Oregon Gov. Kate Brown has adopted a regional, metrics-driven approach to re-opening the state’s economy, and eastern Oregon counties will likely be among the first to begin the process, Sen. Lynn Findley (R-Vale) told constituents during a virtual town hall Thursday, April 23.
Findley was joined by Reps. Daniel Bonham (R-The Dalles) of House District 59 and Mark Owens (R-Crane ) of House District 60. All three are part of an emergency legislative board which also met Thursday to address emergency budgetary issues raised by the coronavirus pandemic. The board approved $50 million in emergency funding. (See related story.)
Findley said counties were being asked to make their own plans for reopening their economies, based on metrics set by the governor. “We will need state help with the PPE (personal protective equipment) and testing metrics,” he said. “Our communities will have to work with that. But we will gradually reopen as we figure this out. We have to start this economy back up.”
Because there are fewer cases of COVID-19 in eastern Oregon, and because communities are “naturally socially distanced” due to geography, counties east of the Cascade mountains will likely be among the first to reopen.
“The Oregon Health Authority and the counties need to make sure they have all they need in place to stay safe,” Findley said. Reopening will occur industry by industry.
Owens said current plans for the state involve a three phase process in regards to social gatherings: Phase one would allow gatherings of 10 or fewer, and could begin when no new cases of COVID-19 were reported over a 14 day period. Phase two would allow gatherings of 25-50, based on monitoring and testing metrics, and phase three would be a return to normal. No metrics have been set for phase three, Owens said.
No dates have been set for when the phased reopening can begin. “The governor’s plan had no dates, we don’t even know when we can enter phase one, even if the metrics are all met,” said Owens. “We want to be in phase two by May 15.”
All three legislators agreed limited reopening could begin as early as May 1, but mid May was more likely. They also agreed that large gatherings like Fourth of July festivals and county fairs were unlikely to occur.
“I fear fair will likely not go on as normal,” Findley explained. “We will find a way to make sure the kids who have been raising animals are able to sell those animals,” he said. Tillamook County has already canceled its fair, and others are following suite, he said.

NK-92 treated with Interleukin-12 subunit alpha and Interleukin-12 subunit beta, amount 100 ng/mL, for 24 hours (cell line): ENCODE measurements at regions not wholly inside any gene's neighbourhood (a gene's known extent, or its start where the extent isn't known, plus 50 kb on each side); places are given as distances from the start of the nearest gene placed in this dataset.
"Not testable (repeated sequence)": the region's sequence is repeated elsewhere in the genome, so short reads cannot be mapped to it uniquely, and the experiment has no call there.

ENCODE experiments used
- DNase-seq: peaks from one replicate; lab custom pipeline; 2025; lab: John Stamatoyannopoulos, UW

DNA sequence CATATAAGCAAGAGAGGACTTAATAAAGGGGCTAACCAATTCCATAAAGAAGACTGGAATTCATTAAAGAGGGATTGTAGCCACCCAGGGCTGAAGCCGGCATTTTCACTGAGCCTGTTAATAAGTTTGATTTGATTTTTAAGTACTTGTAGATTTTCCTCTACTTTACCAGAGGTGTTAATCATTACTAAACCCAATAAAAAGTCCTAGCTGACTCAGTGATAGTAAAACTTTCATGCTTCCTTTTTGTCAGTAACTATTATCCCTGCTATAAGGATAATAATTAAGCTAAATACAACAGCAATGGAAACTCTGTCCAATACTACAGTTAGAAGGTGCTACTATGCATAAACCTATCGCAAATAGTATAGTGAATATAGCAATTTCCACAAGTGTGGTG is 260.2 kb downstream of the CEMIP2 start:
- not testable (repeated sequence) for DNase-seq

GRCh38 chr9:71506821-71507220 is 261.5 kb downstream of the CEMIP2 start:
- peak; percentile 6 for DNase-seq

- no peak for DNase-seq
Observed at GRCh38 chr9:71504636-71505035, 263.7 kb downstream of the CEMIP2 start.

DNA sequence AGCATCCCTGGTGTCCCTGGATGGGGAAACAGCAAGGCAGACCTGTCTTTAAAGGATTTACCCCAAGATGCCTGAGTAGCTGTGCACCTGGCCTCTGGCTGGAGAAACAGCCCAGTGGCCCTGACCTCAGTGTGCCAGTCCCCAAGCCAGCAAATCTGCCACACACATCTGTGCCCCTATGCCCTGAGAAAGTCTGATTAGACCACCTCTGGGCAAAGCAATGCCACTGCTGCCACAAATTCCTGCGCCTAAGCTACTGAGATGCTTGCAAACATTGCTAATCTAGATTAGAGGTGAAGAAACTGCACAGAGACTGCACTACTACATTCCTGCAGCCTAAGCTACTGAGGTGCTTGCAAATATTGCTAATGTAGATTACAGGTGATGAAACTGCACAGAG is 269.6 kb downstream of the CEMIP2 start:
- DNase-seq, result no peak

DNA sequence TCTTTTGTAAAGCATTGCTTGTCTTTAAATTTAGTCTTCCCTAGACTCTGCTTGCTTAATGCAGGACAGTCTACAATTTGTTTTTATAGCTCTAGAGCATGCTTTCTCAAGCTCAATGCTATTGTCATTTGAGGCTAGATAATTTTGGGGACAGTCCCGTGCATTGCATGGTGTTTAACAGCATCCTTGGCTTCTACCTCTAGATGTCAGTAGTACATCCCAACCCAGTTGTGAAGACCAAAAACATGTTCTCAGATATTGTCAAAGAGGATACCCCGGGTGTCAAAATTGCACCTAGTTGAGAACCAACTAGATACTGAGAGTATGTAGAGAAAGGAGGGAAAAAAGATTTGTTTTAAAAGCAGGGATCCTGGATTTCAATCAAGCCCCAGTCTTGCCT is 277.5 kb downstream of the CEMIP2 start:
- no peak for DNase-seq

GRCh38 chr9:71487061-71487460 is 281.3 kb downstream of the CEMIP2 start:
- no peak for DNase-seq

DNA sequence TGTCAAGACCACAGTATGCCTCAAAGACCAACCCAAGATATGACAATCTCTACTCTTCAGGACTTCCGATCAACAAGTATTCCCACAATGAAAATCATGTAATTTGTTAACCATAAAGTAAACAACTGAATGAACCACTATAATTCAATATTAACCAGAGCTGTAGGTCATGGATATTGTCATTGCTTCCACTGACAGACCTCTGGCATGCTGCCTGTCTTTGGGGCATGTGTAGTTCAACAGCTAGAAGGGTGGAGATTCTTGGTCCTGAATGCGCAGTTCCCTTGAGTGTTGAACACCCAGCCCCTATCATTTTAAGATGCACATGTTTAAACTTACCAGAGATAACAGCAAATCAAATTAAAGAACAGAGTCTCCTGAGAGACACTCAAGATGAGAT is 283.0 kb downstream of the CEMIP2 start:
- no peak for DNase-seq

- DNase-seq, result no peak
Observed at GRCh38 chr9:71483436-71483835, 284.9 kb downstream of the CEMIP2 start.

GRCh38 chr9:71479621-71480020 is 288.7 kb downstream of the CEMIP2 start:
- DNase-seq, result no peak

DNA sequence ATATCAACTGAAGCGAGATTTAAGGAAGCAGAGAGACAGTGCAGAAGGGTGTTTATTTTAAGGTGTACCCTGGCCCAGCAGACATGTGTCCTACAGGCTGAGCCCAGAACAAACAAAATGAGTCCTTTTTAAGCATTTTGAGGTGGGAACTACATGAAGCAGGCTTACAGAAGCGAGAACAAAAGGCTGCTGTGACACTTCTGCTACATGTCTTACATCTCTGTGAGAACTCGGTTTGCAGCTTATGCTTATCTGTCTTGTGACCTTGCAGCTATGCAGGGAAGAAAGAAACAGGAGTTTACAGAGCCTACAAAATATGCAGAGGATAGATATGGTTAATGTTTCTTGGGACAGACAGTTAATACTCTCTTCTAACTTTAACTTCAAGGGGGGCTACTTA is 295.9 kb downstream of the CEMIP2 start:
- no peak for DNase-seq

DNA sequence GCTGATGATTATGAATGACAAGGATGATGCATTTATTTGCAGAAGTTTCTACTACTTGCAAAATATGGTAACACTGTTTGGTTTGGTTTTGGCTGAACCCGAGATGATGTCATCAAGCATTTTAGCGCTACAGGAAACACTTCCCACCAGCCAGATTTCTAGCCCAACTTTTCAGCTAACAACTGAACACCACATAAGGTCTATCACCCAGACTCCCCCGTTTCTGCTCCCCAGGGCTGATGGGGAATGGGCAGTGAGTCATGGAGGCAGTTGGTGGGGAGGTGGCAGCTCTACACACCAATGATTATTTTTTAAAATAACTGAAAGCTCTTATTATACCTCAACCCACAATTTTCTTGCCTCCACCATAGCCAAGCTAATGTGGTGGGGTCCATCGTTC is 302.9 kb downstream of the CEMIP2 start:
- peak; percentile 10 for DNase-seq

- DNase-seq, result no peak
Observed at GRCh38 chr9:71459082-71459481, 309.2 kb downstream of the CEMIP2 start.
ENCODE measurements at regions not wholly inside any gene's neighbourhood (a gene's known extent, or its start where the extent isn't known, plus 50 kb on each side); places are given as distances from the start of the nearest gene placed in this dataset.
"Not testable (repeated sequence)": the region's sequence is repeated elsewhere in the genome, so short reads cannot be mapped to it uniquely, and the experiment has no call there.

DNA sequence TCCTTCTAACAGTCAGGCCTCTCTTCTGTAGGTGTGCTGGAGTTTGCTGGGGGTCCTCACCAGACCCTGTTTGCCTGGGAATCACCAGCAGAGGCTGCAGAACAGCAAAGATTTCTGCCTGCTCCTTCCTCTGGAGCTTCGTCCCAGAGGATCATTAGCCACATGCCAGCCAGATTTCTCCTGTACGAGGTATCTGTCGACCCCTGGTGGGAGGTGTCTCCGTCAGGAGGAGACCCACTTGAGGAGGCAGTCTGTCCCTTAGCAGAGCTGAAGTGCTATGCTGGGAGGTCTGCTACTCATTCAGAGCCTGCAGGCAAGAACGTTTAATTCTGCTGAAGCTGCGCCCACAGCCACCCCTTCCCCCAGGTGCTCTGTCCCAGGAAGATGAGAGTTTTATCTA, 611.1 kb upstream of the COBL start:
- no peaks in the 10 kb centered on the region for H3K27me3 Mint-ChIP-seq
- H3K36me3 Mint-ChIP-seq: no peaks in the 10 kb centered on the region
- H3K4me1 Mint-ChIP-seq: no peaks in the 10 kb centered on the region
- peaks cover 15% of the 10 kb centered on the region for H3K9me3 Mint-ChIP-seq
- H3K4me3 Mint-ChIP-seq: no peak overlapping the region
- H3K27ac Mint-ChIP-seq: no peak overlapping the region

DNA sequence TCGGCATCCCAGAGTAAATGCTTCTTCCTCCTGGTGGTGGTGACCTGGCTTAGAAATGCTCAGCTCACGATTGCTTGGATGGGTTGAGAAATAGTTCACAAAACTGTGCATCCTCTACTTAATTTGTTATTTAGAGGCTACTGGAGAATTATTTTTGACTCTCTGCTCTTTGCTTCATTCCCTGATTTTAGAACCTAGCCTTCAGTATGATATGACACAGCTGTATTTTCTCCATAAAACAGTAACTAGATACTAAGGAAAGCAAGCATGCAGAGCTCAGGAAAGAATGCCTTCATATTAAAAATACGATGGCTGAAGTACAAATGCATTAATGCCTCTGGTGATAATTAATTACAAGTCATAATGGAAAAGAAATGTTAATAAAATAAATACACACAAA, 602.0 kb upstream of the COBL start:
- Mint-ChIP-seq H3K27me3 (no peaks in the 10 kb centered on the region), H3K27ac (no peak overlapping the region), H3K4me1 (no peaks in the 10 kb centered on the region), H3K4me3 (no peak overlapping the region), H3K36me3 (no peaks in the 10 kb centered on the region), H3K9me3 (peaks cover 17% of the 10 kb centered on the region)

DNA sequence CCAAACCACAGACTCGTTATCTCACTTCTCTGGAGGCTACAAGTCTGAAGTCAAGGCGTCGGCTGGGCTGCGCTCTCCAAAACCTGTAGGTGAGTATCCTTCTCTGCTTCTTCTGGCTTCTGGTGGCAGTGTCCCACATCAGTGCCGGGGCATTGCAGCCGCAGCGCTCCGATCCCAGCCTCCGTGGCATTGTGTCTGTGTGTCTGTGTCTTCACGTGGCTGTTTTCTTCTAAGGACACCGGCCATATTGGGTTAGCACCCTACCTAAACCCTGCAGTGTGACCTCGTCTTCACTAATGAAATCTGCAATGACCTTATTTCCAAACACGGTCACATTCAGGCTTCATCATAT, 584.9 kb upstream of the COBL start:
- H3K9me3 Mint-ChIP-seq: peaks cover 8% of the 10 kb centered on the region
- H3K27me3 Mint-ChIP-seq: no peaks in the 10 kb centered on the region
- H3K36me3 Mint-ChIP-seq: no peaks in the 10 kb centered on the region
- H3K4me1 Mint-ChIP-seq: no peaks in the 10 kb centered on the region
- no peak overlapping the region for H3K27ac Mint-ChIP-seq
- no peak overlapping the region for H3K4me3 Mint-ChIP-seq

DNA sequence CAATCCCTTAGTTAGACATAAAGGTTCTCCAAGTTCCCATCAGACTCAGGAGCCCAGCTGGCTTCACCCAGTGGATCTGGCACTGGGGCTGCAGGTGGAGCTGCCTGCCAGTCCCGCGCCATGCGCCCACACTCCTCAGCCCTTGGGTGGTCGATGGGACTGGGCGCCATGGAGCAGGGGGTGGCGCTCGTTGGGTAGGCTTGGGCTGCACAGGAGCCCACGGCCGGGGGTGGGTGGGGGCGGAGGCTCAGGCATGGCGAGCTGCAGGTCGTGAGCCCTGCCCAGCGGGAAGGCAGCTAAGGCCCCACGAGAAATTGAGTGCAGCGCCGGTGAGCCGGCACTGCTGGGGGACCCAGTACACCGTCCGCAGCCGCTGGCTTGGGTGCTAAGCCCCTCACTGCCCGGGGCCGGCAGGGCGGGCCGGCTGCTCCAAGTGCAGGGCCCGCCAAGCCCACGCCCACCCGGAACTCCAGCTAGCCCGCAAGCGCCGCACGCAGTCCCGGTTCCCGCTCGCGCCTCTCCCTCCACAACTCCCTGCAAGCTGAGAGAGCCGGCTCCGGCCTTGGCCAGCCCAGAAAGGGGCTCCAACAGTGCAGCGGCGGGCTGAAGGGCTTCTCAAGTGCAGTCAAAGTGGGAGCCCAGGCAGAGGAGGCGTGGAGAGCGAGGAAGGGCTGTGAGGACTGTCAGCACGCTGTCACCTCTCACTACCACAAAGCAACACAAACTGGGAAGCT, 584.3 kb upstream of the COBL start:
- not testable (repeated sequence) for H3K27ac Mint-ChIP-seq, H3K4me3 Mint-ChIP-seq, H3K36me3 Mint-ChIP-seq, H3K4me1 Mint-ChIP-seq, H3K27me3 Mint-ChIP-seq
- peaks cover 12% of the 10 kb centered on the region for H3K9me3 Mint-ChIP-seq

Asked about the coming school year, Findley said it was likely “brick and mortar” schools would remain closed in the fall, with students continuing to learn online and at home.
He said new cases of the coronavirus are still being reported, and until a vaccine is developed, that was a “new normal.” As a result, social distancing measures, coupled with testing for and tracking of the virus, will continue for some time. A vaccine is still a year or more away, he said.
“These are new, uncertain and difficult times,” Findley said.
When asked about testing capacity and availability, Owens said it remains a challenge but “I feel we could have adequate testing soon, that would meet the governor’s requirements for reopening.”
The legislators were also asked what would happen if some counties, with few cases of the virus, were reopened and travel from urban communities harder hit by the virus began visiting.
Findley said he hoped urban communities would respect the need for rural communities to reopen their communities safely, and see if that is working, without a flood if visitors into those areas.
Bonham also said there were real concerns as people moved to or through the region to work or visit. “The folks at the coast are very concerned, because that will put coastal residents at risk,” he said. He noted that in the Gorge, farm workers are already arriving from out-of-state to work the harvest. “That’s a great thing, the last thing we need is to leave our fruit hanging on the trees,” he said. “But it does create a health risk, and could impact the parameters in regards to the metrics for reopening,” he said. “It will be something we have to watch and monitor.”
Bonham added that it was a big win for the district to have the state adopt regional metrics for the reopening. “They were looking at a statewide approach, and they now recognize that we have very different metrics out here,” he said. “We now have an industry specific and geographic specific approach.”
Bonham said people wanted to get back to work. “This is why we have the economic council to restart the economy. People are already deciding to go back to work or church — but it’s better if we have guidelines and methods and procedures in place for that, so we can do it right.”